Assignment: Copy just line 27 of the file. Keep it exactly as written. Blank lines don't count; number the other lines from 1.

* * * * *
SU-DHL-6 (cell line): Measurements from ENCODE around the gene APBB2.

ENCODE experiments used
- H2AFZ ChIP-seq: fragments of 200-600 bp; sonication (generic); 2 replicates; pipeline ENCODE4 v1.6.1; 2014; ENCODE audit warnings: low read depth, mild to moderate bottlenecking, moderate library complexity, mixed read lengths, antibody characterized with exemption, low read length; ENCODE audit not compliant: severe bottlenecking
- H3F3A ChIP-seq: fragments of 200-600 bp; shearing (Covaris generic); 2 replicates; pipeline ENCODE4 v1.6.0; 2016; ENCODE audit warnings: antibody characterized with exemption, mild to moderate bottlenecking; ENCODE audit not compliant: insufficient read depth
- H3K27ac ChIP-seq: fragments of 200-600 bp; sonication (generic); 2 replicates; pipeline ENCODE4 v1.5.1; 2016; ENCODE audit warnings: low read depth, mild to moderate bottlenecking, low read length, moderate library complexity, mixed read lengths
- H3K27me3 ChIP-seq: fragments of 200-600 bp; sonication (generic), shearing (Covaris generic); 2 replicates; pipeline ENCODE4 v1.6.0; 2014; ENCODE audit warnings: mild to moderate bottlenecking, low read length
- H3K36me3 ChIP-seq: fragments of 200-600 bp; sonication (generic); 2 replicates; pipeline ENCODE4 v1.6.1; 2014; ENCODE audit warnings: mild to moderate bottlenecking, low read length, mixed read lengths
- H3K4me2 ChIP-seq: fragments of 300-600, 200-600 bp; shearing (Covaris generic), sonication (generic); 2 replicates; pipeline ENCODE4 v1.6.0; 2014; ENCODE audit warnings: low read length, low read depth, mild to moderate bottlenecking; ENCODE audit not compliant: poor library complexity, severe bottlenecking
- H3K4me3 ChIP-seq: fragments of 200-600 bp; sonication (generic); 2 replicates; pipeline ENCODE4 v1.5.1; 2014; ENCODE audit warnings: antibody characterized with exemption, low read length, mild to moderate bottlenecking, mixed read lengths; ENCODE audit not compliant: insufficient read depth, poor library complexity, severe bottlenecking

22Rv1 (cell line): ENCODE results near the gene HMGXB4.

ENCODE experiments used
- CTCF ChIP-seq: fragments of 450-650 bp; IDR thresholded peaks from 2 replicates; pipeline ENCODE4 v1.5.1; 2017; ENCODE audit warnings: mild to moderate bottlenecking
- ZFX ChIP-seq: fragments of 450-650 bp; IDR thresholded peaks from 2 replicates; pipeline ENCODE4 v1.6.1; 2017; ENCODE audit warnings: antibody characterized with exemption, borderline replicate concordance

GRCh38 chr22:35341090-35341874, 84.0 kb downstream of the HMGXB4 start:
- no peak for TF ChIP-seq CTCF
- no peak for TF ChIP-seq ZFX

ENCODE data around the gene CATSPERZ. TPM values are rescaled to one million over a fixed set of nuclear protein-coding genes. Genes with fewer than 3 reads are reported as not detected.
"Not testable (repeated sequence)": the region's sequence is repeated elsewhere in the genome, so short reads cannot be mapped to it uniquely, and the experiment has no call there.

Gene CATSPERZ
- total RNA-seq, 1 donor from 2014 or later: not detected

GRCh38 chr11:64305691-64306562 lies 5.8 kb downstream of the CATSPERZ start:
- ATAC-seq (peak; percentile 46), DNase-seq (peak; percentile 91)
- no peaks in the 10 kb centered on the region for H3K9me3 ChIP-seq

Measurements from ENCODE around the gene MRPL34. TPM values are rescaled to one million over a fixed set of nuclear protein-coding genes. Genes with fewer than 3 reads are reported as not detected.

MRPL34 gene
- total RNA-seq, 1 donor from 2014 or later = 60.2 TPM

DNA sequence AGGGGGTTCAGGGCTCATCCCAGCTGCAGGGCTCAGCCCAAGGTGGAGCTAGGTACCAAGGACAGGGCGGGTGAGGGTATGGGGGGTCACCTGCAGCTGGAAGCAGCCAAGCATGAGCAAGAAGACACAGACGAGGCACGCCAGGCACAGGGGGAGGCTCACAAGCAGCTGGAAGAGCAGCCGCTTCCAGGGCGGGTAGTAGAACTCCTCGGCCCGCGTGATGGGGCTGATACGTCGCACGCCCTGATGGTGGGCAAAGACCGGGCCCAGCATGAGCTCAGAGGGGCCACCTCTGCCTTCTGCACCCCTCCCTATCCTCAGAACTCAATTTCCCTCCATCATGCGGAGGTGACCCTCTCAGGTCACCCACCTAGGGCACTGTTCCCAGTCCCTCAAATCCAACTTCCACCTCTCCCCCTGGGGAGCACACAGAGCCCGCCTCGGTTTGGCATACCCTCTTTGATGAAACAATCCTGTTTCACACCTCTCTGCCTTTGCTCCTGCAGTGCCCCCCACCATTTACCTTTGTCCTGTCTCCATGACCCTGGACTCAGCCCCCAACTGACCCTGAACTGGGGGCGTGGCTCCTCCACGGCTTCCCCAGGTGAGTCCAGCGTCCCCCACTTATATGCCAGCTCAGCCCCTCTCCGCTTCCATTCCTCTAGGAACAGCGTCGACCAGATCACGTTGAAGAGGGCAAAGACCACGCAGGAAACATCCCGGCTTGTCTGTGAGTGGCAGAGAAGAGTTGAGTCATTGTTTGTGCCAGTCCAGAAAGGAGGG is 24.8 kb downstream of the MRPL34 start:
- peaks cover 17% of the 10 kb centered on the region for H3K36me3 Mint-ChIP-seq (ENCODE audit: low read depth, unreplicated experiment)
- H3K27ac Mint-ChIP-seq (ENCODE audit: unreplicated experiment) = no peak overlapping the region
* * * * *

DNA sequence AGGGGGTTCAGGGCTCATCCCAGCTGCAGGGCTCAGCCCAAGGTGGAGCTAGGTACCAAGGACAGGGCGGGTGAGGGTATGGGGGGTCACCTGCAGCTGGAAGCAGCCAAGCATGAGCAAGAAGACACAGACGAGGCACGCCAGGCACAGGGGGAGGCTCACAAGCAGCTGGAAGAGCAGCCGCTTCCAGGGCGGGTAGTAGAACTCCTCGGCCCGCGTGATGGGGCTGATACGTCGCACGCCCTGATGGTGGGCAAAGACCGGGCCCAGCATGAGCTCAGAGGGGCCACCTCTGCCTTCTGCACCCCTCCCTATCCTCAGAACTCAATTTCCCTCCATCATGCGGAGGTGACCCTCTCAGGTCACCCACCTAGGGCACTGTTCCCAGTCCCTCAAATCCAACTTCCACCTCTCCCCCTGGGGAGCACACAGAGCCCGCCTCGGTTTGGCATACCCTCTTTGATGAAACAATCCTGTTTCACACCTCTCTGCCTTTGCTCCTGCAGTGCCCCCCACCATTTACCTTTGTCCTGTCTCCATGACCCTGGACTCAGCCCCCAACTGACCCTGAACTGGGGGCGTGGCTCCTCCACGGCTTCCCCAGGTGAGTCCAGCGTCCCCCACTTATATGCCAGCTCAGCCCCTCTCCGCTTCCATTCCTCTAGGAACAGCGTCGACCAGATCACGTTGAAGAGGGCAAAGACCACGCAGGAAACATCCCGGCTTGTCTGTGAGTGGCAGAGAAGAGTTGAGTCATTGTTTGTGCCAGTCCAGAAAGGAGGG is 24.8 kb downstream of the MRPL34 start: